When “heirlooms” aren’t identified, and their stories never told, then they often become items that are tossed or sold – as they have no history, no ties to the family. So take the time to identify your family heirlooms history and memories so your treasures aren’t tossed in the trash. They are just as valuable as your family photographs and also need to be documented. Sometimes it’s not even the value of the item in question; it’s the story which holds the value.
Friday Night Family Heirlooms: telling their stories…
Granddaddy Bryan’s Pocket Watch
Granddaddy’s watch was manufactured by The Waltham Watch Co. in Waltham, Massachusetts; he always called it a railroad watch as it was open-faced. The company began in 1850 in Roxbury, but later moved to Waltham where they remained until late 1950’s when they closed their doors.
I saw this watch often as a young girl following around behind my grandfather Paul Pinkney Bryan. Whenever he wanted to know the time, out it came from his bib overalls. You could always see his watch chain hanging near one of the pockets – and you knew his favorite watch was tucked inside. Granddaddy was never without a watch, and through the years he had several, but I believe this was one of his last ones he had for a long time.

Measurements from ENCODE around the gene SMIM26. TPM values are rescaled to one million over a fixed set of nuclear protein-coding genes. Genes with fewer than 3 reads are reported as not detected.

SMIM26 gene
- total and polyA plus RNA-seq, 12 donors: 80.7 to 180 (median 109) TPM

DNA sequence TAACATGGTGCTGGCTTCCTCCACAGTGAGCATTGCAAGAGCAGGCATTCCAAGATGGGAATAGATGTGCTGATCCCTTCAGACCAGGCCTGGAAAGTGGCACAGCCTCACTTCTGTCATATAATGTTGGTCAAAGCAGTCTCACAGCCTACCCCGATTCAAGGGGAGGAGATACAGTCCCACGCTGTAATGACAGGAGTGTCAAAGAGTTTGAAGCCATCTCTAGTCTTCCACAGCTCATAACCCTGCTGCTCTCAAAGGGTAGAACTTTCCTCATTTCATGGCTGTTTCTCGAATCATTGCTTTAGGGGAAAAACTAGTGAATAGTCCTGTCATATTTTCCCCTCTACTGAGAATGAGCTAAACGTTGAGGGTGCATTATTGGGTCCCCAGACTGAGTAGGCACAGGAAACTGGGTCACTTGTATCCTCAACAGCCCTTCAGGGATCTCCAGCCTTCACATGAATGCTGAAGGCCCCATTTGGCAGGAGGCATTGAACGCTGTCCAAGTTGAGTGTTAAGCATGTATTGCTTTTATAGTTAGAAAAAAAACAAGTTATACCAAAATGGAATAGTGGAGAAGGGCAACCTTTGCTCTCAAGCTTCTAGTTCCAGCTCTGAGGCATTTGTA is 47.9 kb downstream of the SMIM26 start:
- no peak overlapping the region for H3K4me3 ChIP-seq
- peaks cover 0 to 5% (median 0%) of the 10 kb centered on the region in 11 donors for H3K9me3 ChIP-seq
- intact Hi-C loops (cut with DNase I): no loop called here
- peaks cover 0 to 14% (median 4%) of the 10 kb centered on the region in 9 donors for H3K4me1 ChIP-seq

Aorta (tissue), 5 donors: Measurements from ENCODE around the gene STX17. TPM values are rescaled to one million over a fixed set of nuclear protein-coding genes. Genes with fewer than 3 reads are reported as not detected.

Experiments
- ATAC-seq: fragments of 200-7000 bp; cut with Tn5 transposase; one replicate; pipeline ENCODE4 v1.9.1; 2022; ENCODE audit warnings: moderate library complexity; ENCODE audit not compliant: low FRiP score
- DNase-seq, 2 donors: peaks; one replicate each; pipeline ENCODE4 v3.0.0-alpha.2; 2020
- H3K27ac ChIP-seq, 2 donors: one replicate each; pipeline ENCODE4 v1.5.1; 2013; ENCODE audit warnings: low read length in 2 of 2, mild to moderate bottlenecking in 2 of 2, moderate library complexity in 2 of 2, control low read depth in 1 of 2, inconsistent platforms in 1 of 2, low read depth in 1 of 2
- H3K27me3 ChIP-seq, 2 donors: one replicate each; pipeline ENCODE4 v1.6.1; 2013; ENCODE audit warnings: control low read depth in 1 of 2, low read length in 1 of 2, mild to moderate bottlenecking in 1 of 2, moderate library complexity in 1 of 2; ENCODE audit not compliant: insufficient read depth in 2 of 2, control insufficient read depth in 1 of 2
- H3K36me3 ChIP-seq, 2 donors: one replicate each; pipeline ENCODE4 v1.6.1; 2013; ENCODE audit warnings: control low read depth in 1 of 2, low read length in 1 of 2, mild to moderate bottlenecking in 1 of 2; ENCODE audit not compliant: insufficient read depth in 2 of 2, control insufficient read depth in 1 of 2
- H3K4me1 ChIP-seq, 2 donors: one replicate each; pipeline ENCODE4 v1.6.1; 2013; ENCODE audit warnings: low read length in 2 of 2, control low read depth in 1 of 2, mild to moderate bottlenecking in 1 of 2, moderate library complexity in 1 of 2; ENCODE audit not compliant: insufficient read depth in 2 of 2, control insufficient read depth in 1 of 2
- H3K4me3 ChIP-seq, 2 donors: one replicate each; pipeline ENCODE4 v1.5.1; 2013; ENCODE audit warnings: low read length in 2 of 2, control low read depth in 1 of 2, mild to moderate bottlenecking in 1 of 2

Granddaddy was always a watch man, he probably didn’t consider himself dressed unless he had his pocket watch in one of the pockets – either his pants or overalls. I remember it being more in his overalls and specifically the ones marked Pointer. That was the name brand that he was partial to and when he had his watch tucked inside a pocket – he was dressed!
Whenever granddaddy was headed somewhere, you’d see him tug out the watch and check the time. I could be sitting next to him waiting for Grandmama to call us for Sunday dinner, but before she’d call, he’d would pull out the watch. He was a man that ran on time, and probably his inner-self was telling him it was dinner time – but he had to double check with his watch to see if it really “was time.”
Funny how some people are watch wearers- I never was. I tried wearing a watch at work, but then I’d stop and still look at the clock on the wall – never the watch on my wrist. My father also always wore a watch every day, it was a part of his regular dress wear.
One of the last times I visited granddaddy, I remember sitting next to him on the couch and he pulled out this watch – I looked over at it and said to him, “I really like that watch.” A few months later I received a package from my father with a note – “granddaddy gave me this watch to send you, he said you liked it and he wanted you to have it.” It touched me so much that he gave me his last watch he’d worn for many years.It brings back many good memories every time I look at it.
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© 2016 Jeanne Bryan Insalaco